Mortgage-backed securities played a significant role in the Global Financial Crisis of 2008. These securities had attractive interest rates and were given next to perfect ratings by credit rating agencies such as Moodys and Standard and Poor. Large amounts of funding were put into the housing market through the mortgage backed securities and this funding became a cycle. People were looking to buy homes so mortgage companies sold mortgages to banks, which led to banks packaging the mortgages with other investments, and the mortgage-backed securities were sold to investors. The investors’ money created more money for mortgage lenders to offer.
Since lenders were contributing funds to subprime mortgages, people who have lower credit scores, many of these homeowners began to default on their mortgage payments. In April of 2007, New Century, a U.S. Financial Mortgage Corporation, filed for bankruptcy because of poor mortgage lending decisions. Soon after, Countrywide, the largest U.S. subprime mortgage lender, filed for bankruptcy. Following these two mortgage lenders filing for bankruptcy, U.S. banks’ balance sheets decreased.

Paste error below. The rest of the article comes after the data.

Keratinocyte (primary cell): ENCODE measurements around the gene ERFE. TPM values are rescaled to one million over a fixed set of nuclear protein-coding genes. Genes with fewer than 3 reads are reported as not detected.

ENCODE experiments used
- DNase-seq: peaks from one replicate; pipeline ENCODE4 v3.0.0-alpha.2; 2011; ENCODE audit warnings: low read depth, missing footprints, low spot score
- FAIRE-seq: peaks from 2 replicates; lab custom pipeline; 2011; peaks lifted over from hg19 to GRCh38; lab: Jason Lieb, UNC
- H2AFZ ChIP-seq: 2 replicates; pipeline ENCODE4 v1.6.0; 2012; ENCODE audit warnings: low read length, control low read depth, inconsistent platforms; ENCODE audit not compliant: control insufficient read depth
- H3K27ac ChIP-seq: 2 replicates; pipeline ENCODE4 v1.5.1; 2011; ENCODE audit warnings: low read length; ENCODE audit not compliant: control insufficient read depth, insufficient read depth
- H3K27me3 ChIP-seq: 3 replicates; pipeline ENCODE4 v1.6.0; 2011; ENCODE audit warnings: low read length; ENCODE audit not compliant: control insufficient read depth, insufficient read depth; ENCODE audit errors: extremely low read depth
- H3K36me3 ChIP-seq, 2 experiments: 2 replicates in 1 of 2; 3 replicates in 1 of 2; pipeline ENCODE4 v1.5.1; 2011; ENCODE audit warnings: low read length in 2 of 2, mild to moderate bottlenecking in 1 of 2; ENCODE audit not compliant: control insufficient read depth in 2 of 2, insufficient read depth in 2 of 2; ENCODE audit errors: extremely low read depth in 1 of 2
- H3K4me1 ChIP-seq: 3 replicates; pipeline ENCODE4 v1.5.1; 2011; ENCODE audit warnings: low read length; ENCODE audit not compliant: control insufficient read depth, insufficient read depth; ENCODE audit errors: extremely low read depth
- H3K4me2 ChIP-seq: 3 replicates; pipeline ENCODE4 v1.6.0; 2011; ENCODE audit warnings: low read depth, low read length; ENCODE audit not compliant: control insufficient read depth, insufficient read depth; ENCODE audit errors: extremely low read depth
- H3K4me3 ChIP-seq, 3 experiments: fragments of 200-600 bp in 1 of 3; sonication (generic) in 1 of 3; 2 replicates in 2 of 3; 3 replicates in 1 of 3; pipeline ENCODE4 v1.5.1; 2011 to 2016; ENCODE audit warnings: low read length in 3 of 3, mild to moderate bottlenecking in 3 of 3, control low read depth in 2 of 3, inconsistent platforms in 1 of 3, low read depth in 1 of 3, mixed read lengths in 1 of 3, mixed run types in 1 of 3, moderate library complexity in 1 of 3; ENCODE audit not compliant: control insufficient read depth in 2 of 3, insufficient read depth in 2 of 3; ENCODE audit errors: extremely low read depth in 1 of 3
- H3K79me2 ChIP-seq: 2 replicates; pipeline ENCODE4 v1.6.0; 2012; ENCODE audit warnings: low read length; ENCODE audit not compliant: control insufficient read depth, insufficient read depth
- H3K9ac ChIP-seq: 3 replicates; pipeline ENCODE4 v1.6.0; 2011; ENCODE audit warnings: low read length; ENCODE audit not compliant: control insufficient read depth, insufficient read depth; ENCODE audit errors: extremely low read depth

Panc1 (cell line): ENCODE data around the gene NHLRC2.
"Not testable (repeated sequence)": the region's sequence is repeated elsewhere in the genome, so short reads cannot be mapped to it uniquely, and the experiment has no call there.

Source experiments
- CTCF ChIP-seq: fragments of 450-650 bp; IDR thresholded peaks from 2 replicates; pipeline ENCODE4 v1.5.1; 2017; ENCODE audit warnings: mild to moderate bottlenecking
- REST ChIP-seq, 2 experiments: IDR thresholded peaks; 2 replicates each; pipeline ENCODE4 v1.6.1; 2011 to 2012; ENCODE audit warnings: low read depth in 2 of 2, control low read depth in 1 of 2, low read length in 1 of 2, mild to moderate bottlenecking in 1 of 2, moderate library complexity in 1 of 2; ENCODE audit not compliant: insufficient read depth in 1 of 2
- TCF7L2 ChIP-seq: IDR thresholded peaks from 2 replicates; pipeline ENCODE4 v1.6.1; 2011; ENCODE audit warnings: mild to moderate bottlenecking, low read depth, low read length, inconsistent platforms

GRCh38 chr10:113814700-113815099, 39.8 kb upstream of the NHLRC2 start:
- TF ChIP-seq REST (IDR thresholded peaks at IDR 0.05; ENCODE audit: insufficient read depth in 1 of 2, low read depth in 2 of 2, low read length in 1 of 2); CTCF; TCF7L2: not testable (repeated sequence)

While subprime mortgages and mortgage back securities were instruments that harmed the banks of the United States, derivatives such as credit default swaps ruined banks. A credit default swap is an insurance contract between a buyer and a seller protecting a company’s bond or loan. A credit default swap buyer gives to the credit default seller an upfront payment and premiums for the seller to protect the buyer if the company’s bond or loan were to default during the term of the derivative. Although the contract sounds good, the instrument is subject to counter-party risk and is essentially just a hedging instrument.
When homeowners started to default on their loans because they could not pay the mortgage payments, mortgage lenders filed for bankruptcy because of their losses. While the banks take a hit due to the bankruptcy of mortgage lenders, banks were truly hit because of the credit default swaps investors had in these mortgage backed securities. Banks were liable to pay investors who had purchased credit default swaps when the mortgage lenders went bankrupt and mortgage backed securities’ ratings decreased. This led to Bear Stearns, which is now JP Morgan Chase, and AIG to have to be bailed out by the Federal Reserve because these banks were on the verge of bankruptcy due to all the insurance they owed to investors. Therefore, while the subprime mortgage crisis hurt banks, credit default swaps truly wiped banks.